Federal News Network: Who ‘owns’ a services contractor’s workforce anyway?

“Like nearly every other employee-employer transaction in the American system of business, the exchanges occur among private parties. It’s not the government’s concern. If the new contractor said ‘we’re only going to take people under 35,’ or ‘we feel only men can do this job,’ why then they’d justifiably have a federal case on their hands. Otherwise, with a switch in companies, some people will have to find other work.

Now a Biden administration executive order would require winning bidders to hire the old incumbent’s employees connected with the contract or project. The EO should look familiar. It’s nearly identical to an EO the Obama administration instituted in 2009, which the Trump administration nullified in 2019. This time the EO refreshes the idea with detailed clause language contracting officers are obligated to use…”

“For work higher on the skills hierarchy — at the professional services level, say — the rule makes less sense. Companies bid with their talent. They win because the government source selectors thought the new company had the wherewithal to do a better job, or at least as good a job for less. Or maybe it was unhappy with the performance of the incumbent. Why would an agency switch to a new company, only to have the people it chose not to work with show up again?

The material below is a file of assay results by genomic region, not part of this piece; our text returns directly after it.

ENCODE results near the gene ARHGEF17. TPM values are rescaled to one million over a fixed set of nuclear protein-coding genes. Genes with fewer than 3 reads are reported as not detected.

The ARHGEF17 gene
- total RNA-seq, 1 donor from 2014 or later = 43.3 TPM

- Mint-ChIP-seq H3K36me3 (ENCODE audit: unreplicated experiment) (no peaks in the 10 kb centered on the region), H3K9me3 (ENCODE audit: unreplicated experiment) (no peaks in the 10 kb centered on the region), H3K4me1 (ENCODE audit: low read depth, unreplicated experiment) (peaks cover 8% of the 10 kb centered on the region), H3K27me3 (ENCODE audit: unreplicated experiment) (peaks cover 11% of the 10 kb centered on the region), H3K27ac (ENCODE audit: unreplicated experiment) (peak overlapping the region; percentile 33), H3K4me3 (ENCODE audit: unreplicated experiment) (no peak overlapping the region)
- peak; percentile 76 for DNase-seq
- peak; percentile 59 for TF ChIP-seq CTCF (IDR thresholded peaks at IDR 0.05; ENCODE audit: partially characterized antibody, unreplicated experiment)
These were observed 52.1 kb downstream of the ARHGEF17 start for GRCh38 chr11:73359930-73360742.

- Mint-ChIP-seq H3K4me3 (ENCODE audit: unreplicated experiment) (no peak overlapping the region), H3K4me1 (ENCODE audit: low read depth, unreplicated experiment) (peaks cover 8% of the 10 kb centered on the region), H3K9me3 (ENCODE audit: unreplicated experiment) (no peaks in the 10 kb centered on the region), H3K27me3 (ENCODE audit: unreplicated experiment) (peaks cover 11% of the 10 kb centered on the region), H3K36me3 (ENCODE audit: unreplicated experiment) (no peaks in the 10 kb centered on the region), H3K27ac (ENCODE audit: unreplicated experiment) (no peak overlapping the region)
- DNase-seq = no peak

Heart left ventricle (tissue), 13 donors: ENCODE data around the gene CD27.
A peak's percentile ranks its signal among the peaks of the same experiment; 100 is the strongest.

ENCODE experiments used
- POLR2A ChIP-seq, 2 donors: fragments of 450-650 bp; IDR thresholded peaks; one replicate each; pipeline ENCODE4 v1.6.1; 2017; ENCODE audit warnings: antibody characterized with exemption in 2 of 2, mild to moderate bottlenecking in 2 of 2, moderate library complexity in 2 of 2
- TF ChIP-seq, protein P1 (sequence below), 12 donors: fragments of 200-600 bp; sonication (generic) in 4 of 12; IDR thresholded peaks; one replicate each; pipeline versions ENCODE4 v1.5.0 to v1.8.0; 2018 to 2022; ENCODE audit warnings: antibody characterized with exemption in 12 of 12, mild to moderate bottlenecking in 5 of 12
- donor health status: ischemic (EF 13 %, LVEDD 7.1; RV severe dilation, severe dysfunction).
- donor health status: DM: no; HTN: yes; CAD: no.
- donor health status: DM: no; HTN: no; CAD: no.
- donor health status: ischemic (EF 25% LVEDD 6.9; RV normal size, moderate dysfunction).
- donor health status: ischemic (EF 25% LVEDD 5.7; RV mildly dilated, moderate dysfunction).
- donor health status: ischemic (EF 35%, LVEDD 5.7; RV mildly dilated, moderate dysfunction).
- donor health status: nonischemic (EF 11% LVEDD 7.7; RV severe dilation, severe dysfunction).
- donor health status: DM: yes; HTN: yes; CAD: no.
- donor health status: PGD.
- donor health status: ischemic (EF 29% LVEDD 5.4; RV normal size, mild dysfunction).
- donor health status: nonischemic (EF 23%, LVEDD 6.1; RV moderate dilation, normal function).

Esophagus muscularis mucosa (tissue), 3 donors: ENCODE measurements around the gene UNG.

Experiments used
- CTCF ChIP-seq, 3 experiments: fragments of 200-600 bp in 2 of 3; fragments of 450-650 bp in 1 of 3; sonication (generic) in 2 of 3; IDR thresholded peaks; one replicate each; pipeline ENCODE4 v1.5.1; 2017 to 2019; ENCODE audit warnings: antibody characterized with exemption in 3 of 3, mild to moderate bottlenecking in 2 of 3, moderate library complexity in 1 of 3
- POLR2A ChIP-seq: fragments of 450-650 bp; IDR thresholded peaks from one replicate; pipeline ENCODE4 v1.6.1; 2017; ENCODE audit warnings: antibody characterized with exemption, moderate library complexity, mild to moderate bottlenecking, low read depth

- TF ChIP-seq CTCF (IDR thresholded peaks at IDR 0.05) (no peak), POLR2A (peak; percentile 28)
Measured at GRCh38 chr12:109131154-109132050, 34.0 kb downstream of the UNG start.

A few other questions:

  • Who is this really fair to, with the potential to displace one group of employees with another?
  • What about the company that spent the effort and money to train and develop a workforce that will now be unavailable to it for other jobs?
  • How does the rule promote competition when only the managers of contracts change but not the workforce doing the work?…” Read the full article here.

Source: Who ‘owns’ a services contractor’s workforce anyway? – By Tom Temin, November 30, 2021. Federal News Network.

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